Nodding, he sat down on the bed. The dust flew up into the air and made him cough and choke. She laughed. "It's not funny," he said, giving her a look that could turn black into white.

She pulled the chairs close to the table, so they could sit down. She had to put an old box on his chair so he could rest his head on the table. Even before he laid his head on his hands, he was asleep. She put her blanket over him to try and give him warmth while he slept.

She looked around the cabin for anything to eat and found some tins and some matches. Then she went to look outside the cabin for something that could be used to start a fire. Around to the side was a stack of wood covered in snow. It was wet, but she managed to get some that was dry. Taking it inside, she now needed something to start the fire. Spotting some old rags in the corner, she picked them up and nearly choked from the dust that was on them.

"What you doing?" Came a sleepy voice.

"I'm trying to get a fire started. Can you help me?"

He trudged over, waiting to be told what to do. Kneeling down, he kissed her on the cheek. "Thanks," he said.

"For what?"

"For being you." He leaned into her and gave her a hug and another kiss on the cheek.

They lit the rags and put small pieces of wood on top of them. The fire got going. . . but the smell. On the floor they sat as close to the stove as they could, getting as much heat as possible. After a while they lay down and drifted off to sleep.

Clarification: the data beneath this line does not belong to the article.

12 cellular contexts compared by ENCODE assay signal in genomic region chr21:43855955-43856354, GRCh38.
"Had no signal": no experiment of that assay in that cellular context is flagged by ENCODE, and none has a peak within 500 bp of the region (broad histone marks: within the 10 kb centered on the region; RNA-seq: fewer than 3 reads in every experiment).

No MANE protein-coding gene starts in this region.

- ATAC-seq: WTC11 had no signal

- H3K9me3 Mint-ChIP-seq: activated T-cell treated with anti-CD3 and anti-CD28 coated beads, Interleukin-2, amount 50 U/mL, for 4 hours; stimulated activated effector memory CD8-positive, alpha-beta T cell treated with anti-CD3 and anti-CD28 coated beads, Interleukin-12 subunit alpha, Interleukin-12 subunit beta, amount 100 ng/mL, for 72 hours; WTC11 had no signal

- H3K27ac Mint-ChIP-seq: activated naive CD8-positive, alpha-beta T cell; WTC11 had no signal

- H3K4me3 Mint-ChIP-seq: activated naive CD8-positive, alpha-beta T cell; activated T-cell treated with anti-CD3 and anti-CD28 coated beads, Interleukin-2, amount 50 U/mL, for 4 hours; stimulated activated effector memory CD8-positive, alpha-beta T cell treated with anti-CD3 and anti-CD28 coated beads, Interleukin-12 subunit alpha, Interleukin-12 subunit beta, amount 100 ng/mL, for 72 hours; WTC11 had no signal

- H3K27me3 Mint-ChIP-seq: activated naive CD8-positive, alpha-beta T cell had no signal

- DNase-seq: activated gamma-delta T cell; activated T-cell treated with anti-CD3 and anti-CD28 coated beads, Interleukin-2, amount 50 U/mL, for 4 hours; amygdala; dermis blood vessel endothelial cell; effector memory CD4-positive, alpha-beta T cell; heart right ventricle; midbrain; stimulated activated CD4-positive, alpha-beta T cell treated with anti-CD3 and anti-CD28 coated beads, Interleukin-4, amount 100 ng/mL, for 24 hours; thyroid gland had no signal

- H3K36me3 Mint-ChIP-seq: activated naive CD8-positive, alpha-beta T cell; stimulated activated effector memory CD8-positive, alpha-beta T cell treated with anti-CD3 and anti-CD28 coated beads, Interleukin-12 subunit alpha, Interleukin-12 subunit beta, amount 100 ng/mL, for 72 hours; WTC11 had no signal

She woke from a restless sleep to see the boy sleeping peacefully. Kissing the boy on the forehead, she walked away from the cabin knowing the boy would be okay, at least for now.

Not realizing how far she'd gone, she stood on the edge of the ridge looking down. It felt perfect somehow. The bottom of the canyon meant freedom. The light of the moon made the night so peaceful. Shadows danced to the sound of the wind. She heard footsteps, then shouting. Being caught by surprise, she started to lose her balance. She saw the boy running towards her as she fell over the edge. A thud, then silence, then all went black.

She felt someone grab her hand and squeeze, then a light was shining in her eye. She closed her eyes quickly and moaned.

"Bill, she's coming round." She heard a woman say.

Then someone grabbed her around her neck. She opened her eyes as tears fell on her face. "Josh!!" She shouted. "You're okay." She grabbed him and started crying.

He looked at her with the strangest look she'd ever seen. She didn't care. "Please, Josh, I need to breathe."

"Where am I?"

The doctor lifted Josh off the bed and looked at her, eyes so serious it hurt. "You're in the hospital."

"Hospital?" Then she remembered her hope of freedom. "Didn't even do that right." Josh gave her a puzzled look.

"How long have I been here? What day is it?"